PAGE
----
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As soon as this news reached France the Pretender hastened to St. Malo in order to embark for Scotland, and Ormonde hastened over from Normandy to Devonshire to join the insurgents, whom he now expected to meet in arms. He took with him only twenty officers and as many troopers from Nugent's regiment. This was the force with which Ormonde landed in England to conquer it for the Pretender. There was, however, no need of even these forty men. The English Government had been beforehand with him; they had arrested all his chief coadjutors, and when he reached the appointed rendezvous there was not a man to meet him. On reaching St. Malo, Ormonde there found the Pretender not yet embarked. After some conference together, Ormonde once more went on board ship to reach the English coast and make one more attempt in the hopeless expedition, but he was soon driven back by a tempest. By this time the port of St. Malo was blockaded by the English, and the Pretender was compelled to travel on land to Dunkirk, where, in the middle of December, he sailed with only a single ship for the conquest of Scotland, and attended only by half a dozen gentlemen, disguised, like himself, as French naval officers.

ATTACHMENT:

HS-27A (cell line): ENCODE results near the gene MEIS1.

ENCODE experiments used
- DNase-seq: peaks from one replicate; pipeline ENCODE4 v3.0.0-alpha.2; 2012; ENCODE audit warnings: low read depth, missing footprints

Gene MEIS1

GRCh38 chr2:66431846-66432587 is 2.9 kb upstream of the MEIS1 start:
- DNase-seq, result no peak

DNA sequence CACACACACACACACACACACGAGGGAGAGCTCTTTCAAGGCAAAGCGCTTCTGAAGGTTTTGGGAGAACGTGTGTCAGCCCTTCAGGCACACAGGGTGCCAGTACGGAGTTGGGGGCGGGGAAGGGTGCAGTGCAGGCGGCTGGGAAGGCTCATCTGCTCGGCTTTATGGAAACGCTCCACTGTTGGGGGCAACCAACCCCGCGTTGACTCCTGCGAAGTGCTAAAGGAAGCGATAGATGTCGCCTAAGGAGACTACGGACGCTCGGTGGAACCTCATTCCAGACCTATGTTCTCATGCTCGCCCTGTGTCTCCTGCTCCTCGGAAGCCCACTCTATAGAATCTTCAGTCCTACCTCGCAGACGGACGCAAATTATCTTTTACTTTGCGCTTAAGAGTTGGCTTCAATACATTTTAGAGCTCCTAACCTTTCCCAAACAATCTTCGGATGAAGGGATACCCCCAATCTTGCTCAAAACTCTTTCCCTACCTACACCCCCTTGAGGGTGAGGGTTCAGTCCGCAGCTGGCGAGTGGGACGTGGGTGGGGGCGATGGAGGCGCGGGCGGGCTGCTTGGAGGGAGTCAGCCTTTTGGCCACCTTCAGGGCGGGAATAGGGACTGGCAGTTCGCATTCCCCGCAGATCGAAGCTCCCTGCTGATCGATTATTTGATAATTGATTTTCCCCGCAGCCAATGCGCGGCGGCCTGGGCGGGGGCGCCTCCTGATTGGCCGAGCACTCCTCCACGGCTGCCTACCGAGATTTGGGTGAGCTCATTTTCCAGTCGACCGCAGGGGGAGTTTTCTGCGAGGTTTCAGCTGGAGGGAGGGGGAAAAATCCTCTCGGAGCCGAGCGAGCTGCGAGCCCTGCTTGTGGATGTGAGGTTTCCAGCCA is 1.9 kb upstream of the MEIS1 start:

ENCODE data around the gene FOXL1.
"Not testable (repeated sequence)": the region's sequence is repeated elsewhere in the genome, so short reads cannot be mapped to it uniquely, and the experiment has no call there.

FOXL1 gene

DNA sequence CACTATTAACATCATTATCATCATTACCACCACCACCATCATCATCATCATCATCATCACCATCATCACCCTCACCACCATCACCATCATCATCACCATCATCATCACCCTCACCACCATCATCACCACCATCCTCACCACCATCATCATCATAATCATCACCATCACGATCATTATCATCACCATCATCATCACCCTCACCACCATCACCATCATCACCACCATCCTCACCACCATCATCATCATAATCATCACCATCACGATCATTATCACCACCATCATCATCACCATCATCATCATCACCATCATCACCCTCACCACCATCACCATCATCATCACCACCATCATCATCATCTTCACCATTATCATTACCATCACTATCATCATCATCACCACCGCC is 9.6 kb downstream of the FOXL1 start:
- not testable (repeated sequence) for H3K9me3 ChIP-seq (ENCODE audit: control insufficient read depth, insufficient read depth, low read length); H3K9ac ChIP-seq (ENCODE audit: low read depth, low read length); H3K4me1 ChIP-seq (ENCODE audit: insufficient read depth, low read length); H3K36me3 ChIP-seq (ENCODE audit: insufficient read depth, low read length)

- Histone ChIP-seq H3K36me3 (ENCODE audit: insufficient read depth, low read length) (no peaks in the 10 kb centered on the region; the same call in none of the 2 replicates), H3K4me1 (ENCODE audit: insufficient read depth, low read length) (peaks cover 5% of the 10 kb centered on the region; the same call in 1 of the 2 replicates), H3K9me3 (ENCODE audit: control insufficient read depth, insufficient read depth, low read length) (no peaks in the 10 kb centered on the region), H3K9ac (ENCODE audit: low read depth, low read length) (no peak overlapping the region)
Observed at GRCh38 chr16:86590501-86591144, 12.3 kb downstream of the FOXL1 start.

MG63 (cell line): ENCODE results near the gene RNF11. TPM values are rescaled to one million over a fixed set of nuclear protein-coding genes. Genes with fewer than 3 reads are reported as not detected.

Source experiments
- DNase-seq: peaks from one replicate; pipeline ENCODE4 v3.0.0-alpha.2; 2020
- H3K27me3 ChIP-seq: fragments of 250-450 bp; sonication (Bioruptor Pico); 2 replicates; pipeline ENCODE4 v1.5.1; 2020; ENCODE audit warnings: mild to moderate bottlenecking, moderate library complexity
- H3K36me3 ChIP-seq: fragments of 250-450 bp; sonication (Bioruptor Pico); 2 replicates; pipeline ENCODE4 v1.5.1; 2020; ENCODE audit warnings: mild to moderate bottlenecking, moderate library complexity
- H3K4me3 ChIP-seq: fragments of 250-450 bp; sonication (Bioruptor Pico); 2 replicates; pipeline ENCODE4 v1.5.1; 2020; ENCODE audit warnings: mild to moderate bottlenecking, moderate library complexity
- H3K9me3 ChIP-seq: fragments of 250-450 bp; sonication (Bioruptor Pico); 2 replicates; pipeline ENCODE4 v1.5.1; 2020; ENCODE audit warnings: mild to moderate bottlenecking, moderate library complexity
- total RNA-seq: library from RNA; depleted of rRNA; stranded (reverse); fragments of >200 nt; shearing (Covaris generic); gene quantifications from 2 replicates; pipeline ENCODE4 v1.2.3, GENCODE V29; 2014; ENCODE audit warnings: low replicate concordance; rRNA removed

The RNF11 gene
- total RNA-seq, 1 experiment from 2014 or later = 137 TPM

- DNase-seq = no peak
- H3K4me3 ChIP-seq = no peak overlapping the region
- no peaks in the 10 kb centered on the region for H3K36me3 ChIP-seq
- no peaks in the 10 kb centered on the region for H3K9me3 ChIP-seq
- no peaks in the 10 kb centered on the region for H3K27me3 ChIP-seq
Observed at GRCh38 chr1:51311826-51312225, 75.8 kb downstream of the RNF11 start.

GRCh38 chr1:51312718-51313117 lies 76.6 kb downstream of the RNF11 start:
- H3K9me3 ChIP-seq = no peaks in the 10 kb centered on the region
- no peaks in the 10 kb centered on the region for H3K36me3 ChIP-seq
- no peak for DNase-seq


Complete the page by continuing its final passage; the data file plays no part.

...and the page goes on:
In the House of Commons, on the 21st of July, Mr. Bernal Osborne raised a discussion on the affairs of Hungary, and was followed by Mr. Roebuck, Colonel Thompson, and Lord Claud Hamilton: the latter denounced the conduct of Kossuth as "infamous." This debate is memorable chiefly on account of Lord Palmerston's great speech on the causes of the revolutions of 1848. In reply to the eulogiums upon the Austrian Government, the noble lord stated that Austria, in the opinion of a great part of the Continent, had been identified with obstruction to progress, resistance to improvement, political and social; and it was in that capacity she won the affections of the Tories. He regarded the conduct of such men as an example of "antiquated imbecility." He firmly believed that in the war between Austria and Hungary there were enlisted on the side of Hungary the hearts and souls of the whole people of that country. He took the question then being fought for on the plains of Hungary to be this, whether that country should maintain its separate nationality as a distinct kingdom with a constitution of its own, or be incorporated in the empire as an Austrian province. If Hungary succeeded, Austria would cease to be a first-rate European power. If Hungary were entirely crushed, Austria in that battle would have crushed her own right arm. Every field that was laid waste was an Austrian resource destroyed. Every Hungarian that perished upon the field was an Austrian soldier deducted from the defensive forces of the empire. "It is quite true," continued the noble lord, "that it may be said, 'Your opinions are but opinions; and you express them against our opinions, who have at our command large armies to back themwhat are opinions against armies?' Sir, my answer is, opinions are stronger than armies. I say, then, that it is our duty not to remain passive spectators of events that in their immediate consequences affect other countries, but in their remote and certain consequences are sure to come back with disastrous effect upon ourselves; that so far as the courtesies of international intercourse will permit us to do so, it is our dutyespecially when our opinion is asked, as it has been on many occasions on which we have been blamed for giving itto state our opinions, founded on the experience of this countryan experience that might be, and ought to have been, an example to less fortunate countries. We are not entitled to interpose in any manner that will commit this country to embark in those hostilities. All we can justly do is to take advantage of any opportunities that may present themselves, in which the counsels of friendship and peace may be offered to the contending parties.... Sir, to suppose that any Government of England can wish to excite revolutionary movements in any part of the worldto suppose that England can have any other wish or desire than to confirm and maintain peace between nations, and tranquillity and harmony between Governments and subjectsshows really a degree of ignorance and folly which I never supposed any public man could have been guilty ofwhich may do very well for a newspaper article, but which it astonishes me to find is made the subject of a speech in Parliament." The noble lord sat down amidst much cheering. Lord Dudley Stuart said that he looked upon the speech which had been delivered by Mr. Osborne, followed up as it had been by Mr. Roebuck and Lord Palmerston, as one of the most important events of the Session.